Jessica Booth
March 25, 2018 2:15 pm

If you still aren’t over the big Snapchat update that happened earlier this year, you aren’t alone. Even celebrities have been speaking out about the messaging app’s major redesign flaws. It definitely didn’t help matters much when Snapchat promoted an awful Rihanna and Chris Brown ad that seemed to make light of domestic violence. Rihanna publicly (and rightfully) spoke out against the incident, and she certainly wasn’t the only one. Chrissy Teigen is the latest celeb to quit Snapchat after the horrifying ad, and we don’t blame her.

The ad was for a third-party game called “Would You Rather?” and asked users to choose between two options: “Slap Rihanna” or “Punch Chris Brown.” (No, we’re not making this up.) It’s never okay to mock domestic violence or make it seem like it’s something to joke around about.

A Centers for Disease Control and Prevention report released in July 2017 showed that a mind-boggling 55% of women who are murdered in the U.S. are victims of intimate partner violence.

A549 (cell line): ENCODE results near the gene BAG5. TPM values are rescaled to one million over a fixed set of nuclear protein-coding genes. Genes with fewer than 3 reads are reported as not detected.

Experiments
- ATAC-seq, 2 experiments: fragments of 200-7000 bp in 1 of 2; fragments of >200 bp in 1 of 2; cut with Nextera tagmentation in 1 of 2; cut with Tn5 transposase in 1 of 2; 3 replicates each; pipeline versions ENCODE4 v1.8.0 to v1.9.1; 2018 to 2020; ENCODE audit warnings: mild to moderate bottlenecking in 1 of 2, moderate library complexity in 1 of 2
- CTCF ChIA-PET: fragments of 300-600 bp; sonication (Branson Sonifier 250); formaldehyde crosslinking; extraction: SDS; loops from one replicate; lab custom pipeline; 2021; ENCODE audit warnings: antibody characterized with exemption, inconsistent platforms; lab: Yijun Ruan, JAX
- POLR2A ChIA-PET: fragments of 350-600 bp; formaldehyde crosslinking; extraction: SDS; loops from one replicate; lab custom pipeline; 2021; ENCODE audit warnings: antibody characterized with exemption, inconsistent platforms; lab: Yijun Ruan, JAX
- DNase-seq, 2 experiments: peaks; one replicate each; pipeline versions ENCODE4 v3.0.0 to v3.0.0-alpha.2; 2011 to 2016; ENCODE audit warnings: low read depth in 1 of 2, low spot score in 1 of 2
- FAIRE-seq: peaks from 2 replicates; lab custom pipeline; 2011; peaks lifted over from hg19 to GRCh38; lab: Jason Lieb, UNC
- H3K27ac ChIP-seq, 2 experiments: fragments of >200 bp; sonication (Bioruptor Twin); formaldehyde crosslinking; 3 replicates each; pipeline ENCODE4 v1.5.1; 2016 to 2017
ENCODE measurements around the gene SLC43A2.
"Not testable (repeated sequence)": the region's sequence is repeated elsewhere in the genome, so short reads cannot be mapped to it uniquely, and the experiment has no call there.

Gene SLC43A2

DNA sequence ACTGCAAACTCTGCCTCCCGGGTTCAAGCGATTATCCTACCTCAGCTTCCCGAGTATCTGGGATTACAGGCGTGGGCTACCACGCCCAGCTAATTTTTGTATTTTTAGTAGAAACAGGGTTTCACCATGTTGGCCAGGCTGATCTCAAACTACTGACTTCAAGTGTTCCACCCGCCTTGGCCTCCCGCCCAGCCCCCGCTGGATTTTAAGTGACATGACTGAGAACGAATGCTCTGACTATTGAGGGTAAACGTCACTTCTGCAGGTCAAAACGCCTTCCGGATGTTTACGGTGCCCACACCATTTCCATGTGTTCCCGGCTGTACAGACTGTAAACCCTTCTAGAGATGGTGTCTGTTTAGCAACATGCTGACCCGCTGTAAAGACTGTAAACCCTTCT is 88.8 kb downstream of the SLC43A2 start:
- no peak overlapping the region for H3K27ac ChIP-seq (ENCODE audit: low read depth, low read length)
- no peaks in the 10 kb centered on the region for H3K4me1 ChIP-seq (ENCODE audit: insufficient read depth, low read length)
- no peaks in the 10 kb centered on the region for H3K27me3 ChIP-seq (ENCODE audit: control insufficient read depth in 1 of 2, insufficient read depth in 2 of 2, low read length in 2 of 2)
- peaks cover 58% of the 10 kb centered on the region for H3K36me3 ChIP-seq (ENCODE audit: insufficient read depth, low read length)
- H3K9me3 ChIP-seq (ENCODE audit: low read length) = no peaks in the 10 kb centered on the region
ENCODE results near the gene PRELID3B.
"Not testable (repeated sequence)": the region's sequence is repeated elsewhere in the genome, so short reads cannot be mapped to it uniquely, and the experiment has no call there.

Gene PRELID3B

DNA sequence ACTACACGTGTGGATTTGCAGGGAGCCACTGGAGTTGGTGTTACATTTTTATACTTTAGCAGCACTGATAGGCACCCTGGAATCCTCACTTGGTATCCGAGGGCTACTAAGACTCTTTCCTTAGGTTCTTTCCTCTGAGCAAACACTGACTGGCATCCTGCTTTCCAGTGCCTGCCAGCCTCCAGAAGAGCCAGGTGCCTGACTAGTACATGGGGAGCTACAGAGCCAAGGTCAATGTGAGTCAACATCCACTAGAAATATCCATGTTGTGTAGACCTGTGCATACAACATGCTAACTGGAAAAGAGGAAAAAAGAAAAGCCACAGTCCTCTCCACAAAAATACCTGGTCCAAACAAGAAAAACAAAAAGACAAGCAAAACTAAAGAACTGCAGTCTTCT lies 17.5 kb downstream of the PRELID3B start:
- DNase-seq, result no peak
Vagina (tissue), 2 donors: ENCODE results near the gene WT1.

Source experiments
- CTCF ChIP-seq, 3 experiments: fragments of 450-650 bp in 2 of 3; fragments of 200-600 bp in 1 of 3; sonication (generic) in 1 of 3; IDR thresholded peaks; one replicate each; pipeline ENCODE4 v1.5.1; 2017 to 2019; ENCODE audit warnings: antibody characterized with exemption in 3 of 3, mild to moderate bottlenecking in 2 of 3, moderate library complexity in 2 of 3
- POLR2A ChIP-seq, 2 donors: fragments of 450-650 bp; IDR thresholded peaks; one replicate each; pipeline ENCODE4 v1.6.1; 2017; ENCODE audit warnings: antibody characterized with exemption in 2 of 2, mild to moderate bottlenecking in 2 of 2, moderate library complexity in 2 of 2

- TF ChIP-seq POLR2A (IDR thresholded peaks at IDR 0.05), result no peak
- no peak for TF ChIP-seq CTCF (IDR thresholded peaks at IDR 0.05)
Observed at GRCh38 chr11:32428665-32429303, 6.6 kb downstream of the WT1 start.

The horrifying statistics don’t stop there. The report also found that 15% of such woman are either pregnant or have recently given birth at the time of their deaths. And considering that firearms account for about 54% of U.S. homicides related to intimate partner violence, the CDC went so far as to recommend that persons under domestic violence restraining orders have limited access to guns.

The Rihanna ad was the last straw for Chrissy Teigen.

The Lip Sync Battle co-host announced her decision to quit Snapchat on Twitter.

One Twitter user tried to take Chrissy Teigen to task for making her decision public, saying it could hurt Snapchat employees who had nothing to do with the ad itself.

In true Teigen fashion, though, she clapped right back:

We couldn’t agree more with Teigen — or Rihanna, whose slamming of Snapchat resulted in the company losing about $800 million in value. Though Snapchat apologized for its “terrible mistake” and promised it would never happen again, the company has the responsibility to review advertising content, so this really should have never happened in the first place.

Between this Snapchat incident and Facebook privacy concerns, it looks like a social media reckoning is in the works.

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